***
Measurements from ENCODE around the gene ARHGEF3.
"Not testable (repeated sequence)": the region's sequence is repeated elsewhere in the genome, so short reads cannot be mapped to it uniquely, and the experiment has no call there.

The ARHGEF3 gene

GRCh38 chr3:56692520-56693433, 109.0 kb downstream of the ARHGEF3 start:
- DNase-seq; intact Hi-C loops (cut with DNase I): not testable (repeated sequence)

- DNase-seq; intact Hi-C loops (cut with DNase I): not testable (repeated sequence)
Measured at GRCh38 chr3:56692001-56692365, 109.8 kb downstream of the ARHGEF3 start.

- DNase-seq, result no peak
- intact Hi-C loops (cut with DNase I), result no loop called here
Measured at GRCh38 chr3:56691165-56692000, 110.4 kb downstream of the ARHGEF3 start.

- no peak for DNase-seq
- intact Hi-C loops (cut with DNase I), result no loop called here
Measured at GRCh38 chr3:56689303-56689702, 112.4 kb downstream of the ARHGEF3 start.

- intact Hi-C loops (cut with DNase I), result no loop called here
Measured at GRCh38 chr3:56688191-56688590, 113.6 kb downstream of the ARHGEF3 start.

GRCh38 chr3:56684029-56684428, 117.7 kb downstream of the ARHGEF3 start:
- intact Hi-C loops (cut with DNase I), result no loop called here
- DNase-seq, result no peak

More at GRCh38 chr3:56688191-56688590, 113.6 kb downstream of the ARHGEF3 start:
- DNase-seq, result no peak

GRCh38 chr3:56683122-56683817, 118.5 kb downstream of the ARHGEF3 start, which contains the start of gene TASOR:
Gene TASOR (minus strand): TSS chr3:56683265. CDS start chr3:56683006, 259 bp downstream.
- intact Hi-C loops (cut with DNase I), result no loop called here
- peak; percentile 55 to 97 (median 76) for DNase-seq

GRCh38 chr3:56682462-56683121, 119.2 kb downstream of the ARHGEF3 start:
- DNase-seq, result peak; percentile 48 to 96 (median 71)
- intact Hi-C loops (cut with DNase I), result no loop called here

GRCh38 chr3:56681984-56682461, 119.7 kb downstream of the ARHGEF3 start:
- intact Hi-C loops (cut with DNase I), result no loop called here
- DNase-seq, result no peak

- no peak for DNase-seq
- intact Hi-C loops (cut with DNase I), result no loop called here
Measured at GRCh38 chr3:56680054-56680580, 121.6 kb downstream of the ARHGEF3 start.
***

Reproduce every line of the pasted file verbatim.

Measurements from ENCODE around the gene ARHGEF3.
"Not testable (repeated sequence)": the region's sequence is repeated elsewhere in the genome, so short reads cannot be mapped to it uniquely, and the experiment has no call there.

The ARHGEF3 gene

GRCh38 chr3:56692520-56693433, 109.0 kb downstream of the ARHGEF3 start:
- DNase-seq; intact Hi-C loops (cut with DNase I): not testable (repeated sequence)

- DNase-seq; intact Hi-C loops (cut with DNase I): not testable (repeated sequence)
Measured at GRCh38 chr3:56692001-56692365, 109.8 kb downstream of the ARHGEF3 start.

- DNase-seq, result no peak
- intact Hi-C loops (cut with DNase I), result no loop called here
Measured at GRCh38 chr3:56691165-56692000, 110.4 kb downstream of the ARHGEF3 start.

- no peak for DNase-seq
- intact Hi-C loops (cut with DNase I), result no loop called here
Measured at GRCh38 chr3:56689303-56689702, 112.4 kb downstream of the ARHGEF3 start.

- intact Hi-C loops (cut with DNase I), result no loop called here
Measured at GRCh38 chr3:56688191-56688590, 113.6 kb downstream of the ARHGEF3 start.

GRCh38 chr3:56684029-56684428, 117.7 kb downstream of the ARHGEF3 start:
- intact Hi-C loops (cut with DNase I), result no loop called here
- DNase-seq, result no peak

More at GRCh38 chr3:56688191-56688590, 113.6 kb downstream of the ARHGEF3 start:
- DNase-seq, result no peak

GRCh38 chr3:56683122-56683817, 118.5 kb downstream of the ARHGEF3 start, which contains the start of gene TASOR:
Gene TASOR (minus strand): TSS chr3:56683265. CDS start chr3:56683006, 259 bp downstream.
- intact Hi-C loops (cut with DNase I), result no loop called here
- peak; percentile 55 to 97 (median 76) for DNase-seq

GRCh38 chr3:56682462-56683121, 119.2 kb downstream of the ARHGEF3 start:
- DNase-seq, result peak; percentile 48 to 96 (median 71)
- intact Hi-C loops (cut with DNase I), result no loop called here

GRCh38 chr3:56681984-56682461, 119.7 kb downstream of the ARHGEF3 start:
- intact Hi-C loops (cut with DNase I), result no loop called here
- DNase-seq, result no peak

- no peak for DNase-seq
- intact Hi-C loops (cut with DNase I), result no loop called here
Measured at GRCh38 chr3:56680054-56680580, 121.6 kb downstream of the ARHGEF3 start.